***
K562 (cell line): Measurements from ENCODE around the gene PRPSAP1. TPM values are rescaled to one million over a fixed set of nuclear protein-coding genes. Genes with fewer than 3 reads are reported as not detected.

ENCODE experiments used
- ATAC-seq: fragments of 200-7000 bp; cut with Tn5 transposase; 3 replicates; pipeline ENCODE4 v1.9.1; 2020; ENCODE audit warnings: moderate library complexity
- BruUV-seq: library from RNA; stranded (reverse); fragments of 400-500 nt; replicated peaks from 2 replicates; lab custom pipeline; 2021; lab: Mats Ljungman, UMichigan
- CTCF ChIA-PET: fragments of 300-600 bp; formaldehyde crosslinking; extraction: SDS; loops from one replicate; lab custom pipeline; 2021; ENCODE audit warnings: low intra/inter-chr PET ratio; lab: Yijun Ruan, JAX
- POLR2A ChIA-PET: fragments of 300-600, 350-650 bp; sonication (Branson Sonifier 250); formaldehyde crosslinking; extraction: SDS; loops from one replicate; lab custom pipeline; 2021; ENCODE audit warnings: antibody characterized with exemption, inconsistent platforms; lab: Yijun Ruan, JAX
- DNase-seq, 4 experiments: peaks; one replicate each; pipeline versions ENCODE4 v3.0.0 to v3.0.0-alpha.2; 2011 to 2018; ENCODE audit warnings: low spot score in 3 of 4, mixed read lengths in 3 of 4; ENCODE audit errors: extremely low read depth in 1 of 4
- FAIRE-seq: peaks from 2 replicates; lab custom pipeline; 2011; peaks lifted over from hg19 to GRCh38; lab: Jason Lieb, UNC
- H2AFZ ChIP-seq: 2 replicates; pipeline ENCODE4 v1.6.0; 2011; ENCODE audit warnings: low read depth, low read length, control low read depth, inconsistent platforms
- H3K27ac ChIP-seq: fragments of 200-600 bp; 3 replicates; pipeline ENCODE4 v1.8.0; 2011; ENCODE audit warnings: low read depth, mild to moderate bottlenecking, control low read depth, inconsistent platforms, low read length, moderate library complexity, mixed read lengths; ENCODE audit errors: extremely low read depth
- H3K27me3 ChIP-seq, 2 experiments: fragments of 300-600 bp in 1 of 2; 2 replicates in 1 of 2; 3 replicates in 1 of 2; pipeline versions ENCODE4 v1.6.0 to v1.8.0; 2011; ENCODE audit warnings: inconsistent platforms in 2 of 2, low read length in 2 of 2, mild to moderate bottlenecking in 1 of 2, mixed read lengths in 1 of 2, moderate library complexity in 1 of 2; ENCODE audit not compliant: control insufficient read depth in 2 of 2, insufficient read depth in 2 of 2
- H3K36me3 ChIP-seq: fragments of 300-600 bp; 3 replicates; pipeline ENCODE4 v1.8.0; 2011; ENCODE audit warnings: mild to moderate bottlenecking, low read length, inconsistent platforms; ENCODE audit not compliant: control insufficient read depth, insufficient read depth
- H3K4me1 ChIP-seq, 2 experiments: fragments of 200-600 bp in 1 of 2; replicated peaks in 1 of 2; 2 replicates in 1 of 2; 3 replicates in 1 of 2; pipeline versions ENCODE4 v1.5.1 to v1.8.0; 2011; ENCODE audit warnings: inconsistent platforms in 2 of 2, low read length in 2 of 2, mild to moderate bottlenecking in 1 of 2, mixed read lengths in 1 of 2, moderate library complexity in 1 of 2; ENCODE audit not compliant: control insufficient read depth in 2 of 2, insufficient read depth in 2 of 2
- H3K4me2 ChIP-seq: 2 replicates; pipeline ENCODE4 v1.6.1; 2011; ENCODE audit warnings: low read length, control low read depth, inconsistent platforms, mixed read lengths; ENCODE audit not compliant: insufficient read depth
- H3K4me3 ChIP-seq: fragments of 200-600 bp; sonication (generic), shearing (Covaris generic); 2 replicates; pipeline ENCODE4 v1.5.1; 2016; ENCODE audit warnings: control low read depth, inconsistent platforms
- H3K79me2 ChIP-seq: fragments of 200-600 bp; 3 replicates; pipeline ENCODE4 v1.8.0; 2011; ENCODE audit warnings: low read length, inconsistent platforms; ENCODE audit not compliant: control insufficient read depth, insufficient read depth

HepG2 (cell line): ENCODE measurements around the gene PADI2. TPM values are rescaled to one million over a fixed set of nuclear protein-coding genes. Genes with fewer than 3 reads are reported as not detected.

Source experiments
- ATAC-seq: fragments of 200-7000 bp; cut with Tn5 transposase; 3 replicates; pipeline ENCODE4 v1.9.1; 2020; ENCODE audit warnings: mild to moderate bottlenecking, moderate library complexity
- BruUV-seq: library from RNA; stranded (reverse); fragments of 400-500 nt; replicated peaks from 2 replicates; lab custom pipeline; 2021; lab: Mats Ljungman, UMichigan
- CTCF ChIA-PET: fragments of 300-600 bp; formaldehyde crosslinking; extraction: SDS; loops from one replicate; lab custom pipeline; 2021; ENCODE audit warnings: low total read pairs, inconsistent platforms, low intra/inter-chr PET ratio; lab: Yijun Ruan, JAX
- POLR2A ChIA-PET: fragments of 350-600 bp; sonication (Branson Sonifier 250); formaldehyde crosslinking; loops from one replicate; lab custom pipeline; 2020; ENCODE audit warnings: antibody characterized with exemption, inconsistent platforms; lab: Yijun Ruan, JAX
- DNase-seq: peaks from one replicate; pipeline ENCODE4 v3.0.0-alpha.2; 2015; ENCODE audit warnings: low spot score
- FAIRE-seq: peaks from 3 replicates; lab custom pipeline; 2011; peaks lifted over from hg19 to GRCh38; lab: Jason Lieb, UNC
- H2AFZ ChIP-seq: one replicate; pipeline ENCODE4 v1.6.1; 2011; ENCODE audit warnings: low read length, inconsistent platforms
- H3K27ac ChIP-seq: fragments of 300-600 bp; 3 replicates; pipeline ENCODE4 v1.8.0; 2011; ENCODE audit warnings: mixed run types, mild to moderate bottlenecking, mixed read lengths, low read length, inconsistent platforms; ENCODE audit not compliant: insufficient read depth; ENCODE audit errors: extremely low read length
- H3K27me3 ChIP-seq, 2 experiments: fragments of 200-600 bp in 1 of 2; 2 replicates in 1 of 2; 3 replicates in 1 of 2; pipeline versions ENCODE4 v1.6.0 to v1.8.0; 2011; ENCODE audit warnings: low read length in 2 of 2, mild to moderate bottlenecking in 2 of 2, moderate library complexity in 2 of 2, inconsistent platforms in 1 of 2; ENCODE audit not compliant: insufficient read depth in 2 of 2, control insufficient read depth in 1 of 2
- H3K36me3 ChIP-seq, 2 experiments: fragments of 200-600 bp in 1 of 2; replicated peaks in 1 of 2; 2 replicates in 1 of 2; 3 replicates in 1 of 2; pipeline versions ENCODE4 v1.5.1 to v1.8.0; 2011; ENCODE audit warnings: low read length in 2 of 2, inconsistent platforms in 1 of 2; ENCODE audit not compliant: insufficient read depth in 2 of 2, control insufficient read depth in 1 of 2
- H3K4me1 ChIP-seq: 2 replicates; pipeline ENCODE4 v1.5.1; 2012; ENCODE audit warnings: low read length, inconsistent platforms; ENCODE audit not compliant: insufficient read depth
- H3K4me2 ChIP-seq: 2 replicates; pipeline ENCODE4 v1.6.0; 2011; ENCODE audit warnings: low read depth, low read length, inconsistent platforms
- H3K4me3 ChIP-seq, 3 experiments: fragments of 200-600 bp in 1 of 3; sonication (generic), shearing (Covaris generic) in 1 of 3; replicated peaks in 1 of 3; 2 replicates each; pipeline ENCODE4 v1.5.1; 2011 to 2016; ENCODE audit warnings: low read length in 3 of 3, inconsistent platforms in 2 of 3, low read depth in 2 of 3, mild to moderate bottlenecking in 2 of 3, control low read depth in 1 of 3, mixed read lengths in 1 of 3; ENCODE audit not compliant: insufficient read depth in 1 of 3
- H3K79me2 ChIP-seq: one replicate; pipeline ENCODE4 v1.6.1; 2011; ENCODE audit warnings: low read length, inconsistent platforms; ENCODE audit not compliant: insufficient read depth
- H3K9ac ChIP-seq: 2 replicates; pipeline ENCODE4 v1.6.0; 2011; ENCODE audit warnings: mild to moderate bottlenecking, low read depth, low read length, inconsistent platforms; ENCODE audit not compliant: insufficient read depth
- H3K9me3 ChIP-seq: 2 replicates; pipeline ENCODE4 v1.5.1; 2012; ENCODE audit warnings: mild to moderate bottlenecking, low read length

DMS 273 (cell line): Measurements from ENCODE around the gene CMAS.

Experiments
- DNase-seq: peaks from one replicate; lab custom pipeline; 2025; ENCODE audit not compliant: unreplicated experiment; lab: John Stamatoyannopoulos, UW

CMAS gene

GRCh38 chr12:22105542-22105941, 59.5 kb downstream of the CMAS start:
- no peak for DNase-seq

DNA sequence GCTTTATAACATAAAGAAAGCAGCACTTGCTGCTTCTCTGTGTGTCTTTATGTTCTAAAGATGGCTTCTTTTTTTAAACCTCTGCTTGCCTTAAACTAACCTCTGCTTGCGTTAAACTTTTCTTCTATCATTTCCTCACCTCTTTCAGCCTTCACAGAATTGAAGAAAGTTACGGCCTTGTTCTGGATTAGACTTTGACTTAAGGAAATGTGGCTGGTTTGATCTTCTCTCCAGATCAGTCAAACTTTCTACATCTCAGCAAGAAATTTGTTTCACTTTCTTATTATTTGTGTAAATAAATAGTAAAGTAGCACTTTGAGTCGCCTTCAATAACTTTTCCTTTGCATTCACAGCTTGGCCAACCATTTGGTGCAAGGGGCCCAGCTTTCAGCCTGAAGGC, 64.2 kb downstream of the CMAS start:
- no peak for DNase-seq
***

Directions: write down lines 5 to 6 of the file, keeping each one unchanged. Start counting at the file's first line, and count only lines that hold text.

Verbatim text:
- CTCF ChIA-PET: fragments of 300-600 bp; formaldehyde crosslinking; extraction: SDS; loops from one replicate; lab custom pipeline; 2021; ENCODE audit warnings: low intra/inter-chr PET ratio; lab: Yijun Ruan, JAX
- POLR2A ChIA-PET: fragments of 300-600, 350-650 bp; sonication (Branson Sonifier 250); formaldehyde crosslinking; extraction: SDS; loops from one replicate; lab custom pipeline; 2021; ENCODE audit warnings: antibody characterized with exemption, inconsistent platforms; lab: Yijun Ruan, JAX